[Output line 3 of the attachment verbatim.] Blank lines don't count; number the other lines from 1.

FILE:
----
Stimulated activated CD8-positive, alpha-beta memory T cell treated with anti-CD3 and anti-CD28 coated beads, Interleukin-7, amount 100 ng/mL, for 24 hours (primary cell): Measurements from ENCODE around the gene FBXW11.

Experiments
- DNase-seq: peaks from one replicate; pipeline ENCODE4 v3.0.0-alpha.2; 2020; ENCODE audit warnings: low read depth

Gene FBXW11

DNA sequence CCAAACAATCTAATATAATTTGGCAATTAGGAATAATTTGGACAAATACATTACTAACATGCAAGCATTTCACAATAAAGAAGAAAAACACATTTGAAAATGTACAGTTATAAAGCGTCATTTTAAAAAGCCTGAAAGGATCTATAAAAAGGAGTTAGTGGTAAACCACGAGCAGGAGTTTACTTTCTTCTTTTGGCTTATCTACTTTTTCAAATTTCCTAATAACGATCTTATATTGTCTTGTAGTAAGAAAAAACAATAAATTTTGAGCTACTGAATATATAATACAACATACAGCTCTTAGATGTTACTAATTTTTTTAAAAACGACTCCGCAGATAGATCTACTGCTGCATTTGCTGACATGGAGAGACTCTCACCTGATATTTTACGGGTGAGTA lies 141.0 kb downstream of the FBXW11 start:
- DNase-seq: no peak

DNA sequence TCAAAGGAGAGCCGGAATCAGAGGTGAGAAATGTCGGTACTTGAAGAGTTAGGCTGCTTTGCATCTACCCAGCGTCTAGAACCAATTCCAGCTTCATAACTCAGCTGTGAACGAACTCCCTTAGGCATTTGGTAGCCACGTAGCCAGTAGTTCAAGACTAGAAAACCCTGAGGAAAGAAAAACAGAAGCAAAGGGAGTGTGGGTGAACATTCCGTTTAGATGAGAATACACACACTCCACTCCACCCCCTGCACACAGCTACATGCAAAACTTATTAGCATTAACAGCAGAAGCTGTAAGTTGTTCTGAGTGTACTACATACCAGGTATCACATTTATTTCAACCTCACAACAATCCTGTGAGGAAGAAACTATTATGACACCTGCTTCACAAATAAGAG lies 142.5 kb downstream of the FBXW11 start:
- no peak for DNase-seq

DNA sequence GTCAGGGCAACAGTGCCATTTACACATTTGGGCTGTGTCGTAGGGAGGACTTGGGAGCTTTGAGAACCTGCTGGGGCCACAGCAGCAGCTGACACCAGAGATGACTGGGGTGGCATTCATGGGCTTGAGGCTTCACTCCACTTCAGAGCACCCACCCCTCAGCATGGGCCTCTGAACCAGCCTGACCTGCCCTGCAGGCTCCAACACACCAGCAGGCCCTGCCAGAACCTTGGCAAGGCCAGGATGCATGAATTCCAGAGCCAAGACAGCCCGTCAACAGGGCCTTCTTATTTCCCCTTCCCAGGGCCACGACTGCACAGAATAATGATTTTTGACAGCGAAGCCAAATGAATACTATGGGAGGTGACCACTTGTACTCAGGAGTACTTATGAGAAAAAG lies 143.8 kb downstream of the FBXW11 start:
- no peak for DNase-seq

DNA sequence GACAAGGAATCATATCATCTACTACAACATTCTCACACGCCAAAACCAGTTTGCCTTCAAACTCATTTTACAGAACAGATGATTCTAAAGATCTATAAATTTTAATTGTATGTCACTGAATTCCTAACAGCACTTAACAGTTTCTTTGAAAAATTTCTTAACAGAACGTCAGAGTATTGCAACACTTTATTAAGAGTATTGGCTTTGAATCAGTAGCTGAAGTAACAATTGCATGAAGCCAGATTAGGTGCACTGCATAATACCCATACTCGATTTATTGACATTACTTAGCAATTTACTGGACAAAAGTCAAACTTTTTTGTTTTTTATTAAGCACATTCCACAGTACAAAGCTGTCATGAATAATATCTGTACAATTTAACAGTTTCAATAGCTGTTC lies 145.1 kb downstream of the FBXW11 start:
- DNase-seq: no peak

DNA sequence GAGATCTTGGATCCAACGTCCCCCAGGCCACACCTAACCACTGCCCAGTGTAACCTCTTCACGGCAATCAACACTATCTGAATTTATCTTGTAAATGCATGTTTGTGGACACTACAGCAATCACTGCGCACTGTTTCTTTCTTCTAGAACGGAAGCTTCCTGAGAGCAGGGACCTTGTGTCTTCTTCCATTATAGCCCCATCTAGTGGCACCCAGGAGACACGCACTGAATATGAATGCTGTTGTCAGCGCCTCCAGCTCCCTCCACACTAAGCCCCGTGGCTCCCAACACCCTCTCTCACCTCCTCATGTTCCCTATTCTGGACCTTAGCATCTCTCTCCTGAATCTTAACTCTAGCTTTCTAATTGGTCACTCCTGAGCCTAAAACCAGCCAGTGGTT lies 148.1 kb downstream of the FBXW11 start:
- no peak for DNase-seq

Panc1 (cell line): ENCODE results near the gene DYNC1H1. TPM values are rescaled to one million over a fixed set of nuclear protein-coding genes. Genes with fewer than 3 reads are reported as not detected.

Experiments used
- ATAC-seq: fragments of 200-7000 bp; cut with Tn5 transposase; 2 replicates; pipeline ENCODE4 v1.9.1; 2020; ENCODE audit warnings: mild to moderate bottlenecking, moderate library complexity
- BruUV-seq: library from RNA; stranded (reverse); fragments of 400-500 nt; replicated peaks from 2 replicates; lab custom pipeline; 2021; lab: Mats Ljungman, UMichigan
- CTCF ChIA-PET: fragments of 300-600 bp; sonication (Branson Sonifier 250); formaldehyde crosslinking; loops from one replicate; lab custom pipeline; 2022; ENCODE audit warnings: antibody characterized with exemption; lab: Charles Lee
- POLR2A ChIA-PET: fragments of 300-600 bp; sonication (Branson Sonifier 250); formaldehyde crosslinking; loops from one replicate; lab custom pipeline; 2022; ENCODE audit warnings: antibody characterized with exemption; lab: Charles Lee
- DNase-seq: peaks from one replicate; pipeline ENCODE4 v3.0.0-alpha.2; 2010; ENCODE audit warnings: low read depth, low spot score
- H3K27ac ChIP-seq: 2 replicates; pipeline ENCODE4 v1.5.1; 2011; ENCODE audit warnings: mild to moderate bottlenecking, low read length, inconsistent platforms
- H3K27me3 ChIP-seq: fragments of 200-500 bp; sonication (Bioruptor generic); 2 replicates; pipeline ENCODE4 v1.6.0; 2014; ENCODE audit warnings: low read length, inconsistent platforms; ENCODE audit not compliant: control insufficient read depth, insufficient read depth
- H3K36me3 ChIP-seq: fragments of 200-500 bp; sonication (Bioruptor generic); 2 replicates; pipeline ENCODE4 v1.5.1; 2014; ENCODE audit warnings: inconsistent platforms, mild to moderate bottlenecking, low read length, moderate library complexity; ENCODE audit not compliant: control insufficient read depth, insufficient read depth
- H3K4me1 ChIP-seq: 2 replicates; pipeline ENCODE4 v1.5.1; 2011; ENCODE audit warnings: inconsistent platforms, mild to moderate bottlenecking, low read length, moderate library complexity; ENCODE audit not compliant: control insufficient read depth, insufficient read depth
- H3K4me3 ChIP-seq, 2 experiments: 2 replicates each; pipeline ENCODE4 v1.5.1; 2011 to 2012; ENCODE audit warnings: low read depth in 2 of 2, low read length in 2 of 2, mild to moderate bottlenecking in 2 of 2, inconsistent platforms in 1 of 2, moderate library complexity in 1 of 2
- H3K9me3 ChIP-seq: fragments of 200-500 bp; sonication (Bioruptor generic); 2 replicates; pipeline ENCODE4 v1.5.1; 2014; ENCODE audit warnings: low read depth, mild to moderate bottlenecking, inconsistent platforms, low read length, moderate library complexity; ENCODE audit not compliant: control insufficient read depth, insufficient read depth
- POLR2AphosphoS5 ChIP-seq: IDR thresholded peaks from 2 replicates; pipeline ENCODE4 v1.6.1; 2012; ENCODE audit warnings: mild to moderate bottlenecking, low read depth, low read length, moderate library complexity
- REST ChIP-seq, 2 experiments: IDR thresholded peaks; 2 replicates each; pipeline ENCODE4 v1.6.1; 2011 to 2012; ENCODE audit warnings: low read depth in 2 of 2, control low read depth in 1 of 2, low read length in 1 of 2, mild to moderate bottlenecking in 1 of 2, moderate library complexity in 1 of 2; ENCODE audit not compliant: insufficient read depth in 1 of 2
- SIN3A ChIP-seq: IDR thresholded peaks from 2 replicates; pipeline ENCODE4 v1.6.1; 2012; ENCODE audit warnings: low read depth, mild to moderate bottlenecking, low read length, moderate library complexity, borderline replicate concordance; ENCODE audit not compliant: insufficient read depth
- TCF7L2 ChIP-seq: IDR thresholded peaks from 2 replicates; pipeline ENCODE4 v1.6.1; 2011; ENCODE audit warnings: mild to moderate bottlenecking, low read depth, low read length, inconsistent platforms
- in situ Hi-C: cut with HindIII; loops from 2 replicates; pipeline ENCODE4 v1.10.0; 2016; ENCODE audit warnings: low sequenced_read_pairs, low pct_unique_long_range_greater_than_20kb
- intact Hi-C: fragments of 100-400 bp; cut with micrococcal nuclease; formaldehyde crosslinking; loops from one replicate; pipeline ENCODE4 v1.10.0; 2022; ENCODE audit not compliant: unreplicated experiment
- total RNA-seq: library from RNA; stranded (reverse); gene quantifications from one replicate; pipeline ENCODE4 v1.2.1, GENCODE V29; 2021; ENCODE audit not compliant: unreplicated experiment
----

- DNase-seq: peaks from one replicate; pipeline ENCODE4 v3.0.0-alpha.2; 2020; ENCODE audit warnings: low read depth